To unbolt the pulley something has to be done to stop the crankshaft from turning. My buddy Brian showed me a trick when we rebuilt my Mustang back in the Air Force. Pop out a spark plug and feed a rope into the cylinder until it won’t take anymore (the cylinder needs to be down a bit). Then when you start turning the pulley the piston will eventually top out into the coils of rope and stop everything from turning, without damaging the piston.

That’s the theory and my next plan of action.

Here’s a kind of strange composite picture showing the pulley up along the wheel well on the left, with the space between engine and tranny on the right. Close, but no cigar…

Tight clearance
Comments 10
  1. — Ray    Sep 21, 2005 08:51 AM    #
    Hi I have been reading your work and am very intrested in how you are doing on “Eve” I also reside in new hampshire and am sick of the gas and oil game so I have be starting research on doing a covertion also any advice?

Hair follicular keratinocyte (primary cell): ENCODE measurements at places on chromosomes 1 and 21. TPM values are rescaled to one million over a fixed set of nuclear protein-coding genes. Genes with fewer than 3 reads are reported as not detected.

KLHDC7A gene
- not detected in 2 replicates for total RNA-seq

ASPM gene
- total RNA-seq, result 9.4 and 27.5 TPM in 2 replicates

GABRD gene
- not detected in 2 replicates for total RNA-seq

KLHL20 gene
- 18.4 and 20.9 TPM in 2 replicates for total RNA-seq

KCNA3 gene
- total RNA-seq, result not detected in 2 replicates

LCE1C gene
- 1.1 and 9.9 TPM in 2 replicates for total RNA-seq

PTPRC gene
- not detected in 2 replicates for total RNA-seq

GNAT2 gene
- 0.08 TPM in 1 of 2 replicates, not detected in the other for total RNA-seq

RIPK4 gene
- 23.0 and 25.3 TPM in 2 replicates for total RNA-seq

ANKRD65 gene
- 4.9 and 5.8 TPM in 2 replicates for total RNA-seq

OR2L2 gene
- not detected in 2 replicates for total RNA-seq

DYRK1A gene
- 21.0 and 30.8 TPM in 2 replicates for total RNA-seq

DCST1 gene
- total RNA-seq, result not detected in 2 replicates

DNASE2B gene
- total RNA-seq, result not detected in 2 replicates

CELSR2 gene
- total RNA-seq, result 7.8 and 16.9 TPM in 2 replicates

2. Jerry Halstead    Sep 21, 2005 20:40 PM    #
    Hi Ray,

    I’m moving along and just about have her engine out.

    As for advice, you could start off by reading the other sections of this site. If that doesn’t scare you off then buy a copy of Michael Brown’s Convert It!.

    The book costs $25 and is a cheap investment to make before plunking down thousands on a car and EV parts. Mr. Brown does a great job covering all of the basics. I just bought a new copy and started reading through it.
  3. — Mike J.    Jun 01, 2006 00:56 AM    #

    Jerry, what a great site you have started here. I have bought a 91 Festiva and am planning max speed 45 mph car. Am in the process of removing unneeded parts and will soon be ready to remove the engine. I was going to remove both the engine and transaxle at the same time but I think you have persuaded me to just pull the engine first. The transaxle has to be taken out later and taken down to Dave Cloud for the adapter plate and motor matching.
    I will be following your progress with interest.

  4. — Alex Everett    Dec 23, 2007 00:35 AM    #